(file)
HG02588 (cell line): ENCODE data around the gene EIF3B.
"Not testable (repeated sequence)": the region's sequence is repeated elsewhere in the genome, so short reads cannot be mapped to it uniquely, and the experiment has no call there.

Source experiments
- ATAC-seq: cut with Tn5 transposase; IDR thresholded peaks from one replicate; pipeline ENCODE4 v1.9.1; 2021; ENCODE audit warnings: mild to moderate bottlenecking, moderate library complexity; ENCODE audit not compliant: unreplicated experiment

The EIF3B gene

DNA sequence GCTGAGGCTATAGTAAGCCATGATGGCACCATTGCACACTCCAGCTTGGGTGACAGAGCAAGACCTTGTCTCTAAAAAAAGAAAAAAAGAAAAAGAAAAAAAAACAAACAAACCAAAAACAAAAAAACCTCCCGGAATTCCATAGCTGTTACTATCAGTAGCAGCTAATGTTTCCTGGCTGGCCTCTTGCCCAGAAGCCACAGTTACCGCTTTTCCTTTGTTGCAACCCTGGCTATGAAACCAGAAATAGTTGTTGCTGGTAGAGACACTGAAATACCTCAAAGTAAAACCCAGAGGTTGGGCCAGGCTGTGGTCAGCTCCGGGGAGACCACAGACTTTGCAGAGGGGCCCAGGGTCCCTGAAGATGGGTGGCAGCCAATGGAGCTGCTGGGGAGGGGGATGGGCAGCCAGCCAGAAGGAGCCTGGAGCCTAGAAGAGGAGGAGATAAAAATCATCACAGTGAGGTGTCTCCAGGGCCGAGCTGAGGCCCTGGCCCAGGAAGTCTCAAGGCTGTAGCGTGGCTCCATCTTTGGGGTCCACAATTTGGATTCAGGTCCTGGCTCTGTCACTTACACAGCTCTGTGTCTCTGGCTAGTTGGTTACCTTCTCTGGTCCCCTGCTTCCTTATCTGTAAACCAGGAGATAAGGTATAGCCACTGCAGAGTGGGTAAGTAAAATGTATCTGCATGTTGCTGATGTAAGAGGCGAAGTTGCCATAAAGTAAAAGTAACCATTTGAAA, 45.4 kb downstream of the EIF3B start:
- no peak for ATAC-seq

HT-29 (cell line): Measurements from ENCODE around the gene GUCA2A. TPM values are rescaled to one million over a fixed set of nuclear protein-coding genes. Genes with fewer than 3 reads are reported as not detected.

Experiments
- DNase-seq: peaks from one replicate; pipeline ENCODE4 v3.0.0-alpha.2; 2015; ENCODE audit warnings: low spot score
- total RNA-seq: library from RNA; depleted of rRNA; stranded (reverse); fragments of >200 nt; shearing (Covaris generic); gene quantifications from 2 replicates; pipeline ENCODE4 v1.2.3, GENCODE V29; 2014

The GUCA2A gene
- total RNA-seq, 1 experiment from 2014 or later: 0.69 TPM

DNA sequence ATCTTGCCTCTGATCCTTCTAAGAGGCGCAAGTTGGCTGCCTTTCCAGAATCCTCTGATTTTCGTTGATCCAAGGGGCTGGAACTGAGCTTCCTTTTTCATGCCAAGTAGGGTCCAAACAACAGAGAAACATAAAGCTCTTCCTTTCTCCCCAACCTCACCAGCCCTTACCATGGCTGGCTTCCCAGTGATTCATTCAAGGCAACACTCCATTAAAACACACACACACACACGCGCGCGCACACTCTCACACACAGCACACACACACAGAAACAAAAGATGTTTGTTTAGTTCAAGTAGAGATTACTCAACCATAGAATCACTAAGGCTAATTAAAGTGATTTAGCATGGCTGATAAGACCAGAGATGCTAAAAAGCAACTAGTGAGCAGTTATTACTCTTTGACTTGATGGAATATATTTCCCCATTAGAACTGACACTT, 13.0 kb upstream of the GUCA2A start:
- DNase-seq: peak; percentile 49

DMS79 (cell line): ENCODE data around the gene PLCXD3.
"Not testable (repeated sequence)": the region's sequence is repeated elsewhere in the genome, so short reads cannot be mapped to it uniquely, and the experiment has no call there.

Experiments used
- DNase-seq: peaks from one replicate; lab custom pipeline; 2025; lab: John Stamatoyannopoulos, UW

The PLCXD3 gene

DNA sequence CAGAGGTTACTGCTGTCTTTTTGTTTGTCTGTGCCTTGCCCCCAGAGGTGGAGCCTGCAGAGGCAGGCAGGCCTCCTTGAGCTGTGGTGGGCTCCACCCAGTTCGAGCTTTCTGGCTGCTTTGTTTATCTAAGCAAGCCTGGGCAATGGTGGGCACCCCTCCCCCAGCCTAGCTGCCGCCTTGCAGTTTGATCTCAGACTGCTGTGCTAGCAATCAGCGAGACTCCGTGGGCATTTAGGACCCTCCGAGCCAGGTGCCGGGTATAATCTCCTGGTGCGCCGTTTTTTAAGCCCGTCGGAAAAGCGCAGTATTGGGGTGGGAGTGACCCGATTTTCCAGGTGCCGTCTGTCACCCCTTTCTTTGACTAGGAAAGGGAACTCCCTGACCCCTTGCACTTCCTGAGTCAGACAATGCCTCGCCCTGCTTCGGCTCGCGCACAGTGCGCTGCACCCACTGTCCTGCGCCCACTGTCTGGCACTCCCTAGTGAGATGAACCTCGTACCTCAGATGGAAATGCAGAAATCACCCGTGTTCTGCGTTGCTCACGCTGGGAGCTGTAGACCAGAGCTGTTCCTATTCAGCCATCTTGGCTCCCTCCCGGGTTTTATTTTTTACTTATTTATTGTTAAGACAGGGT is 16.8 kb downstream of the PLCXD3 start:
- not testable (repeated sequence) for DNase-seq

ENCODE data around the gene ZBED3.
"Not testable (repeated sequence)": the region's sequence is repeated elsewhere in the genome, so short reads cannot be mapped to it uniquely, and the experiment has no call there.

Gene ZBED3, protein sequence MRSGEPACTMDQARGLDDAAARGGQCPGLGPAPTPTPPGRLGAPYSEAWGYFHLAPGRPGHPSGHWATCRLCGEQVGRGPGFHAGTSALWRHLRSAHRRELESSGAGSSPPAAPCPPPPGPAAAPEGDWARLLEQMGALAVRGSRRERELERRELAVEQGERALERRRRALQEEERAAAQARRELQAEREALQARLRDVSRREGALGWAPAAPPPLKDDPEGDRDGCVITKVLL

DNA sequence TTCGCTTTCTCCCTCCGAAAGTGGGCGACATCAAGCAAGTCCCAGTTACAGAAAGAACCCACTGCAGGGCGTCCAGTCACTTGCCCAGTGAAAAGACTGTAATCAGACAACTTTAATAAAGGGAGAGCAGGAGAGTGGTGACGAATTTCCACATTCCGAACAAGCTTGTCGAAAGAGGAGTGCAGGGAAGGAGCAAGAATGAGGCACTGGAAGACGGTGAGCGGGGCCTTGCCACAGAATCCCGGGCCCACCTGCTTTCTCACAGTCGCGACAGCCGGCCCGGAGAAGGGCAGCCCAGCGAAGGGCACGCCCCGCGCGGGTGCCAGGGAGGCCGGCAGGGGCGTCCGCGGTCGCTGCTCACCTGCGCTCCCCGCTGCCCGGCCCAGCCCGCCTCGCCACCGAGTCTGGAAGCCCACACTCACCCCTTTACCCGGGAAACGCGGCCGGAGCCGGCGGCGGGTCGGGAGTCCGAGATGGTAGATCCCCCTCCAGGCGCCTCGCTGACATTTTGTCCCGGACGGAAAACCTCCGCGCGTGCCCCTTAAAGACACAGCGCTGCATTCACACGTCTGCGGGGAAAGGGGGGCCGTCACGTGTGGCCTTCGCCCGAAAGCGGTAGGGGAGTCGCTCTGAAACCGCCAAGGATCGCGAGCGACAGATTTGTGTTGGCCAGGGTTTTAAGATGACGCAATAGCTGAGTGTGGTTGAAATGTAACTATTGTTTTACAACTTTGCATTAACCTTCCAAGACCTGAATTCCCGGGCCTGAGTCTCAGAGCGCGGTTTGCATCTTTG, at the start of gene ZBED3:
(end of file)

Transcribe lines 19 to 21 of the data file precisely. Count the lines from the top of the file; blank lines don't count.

- DNase-seq: peaks from one replicate; lab custom pipeline; 2025; lab: John Stamatoyannopoulos, UW

The PLCXD3 gene

DNA sequence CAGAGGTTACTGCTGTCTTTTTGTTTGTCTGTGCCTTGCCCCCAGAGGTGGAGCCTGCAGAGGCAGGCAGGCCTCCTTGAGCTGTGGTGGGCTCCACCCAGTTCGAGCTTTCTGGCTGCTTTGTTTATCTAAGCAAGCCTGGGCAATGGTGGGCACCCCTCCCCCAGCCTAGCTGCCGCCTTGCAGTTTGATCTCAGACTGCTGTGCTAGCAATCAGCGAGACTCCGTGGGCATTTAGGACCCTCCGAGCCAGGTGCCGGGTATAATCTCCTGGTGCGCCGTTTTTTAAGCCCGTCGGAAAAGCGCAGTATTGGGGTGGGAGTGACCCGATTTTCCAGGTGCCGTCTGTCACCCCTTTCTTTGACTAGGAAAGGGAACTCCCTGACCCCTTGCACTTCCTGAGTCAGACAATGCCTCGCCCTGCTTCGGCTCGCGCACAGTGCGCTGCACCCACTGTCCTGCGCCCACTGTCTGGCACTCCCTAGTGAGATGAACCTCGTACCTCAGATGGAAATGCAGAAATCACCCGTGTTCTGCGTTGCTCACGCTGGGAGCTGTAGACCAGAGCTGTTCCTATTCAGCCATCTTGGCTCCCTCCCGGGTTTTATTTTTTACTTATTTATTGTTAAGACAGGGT is 16.8 kb downstream of the PLCXD3 start: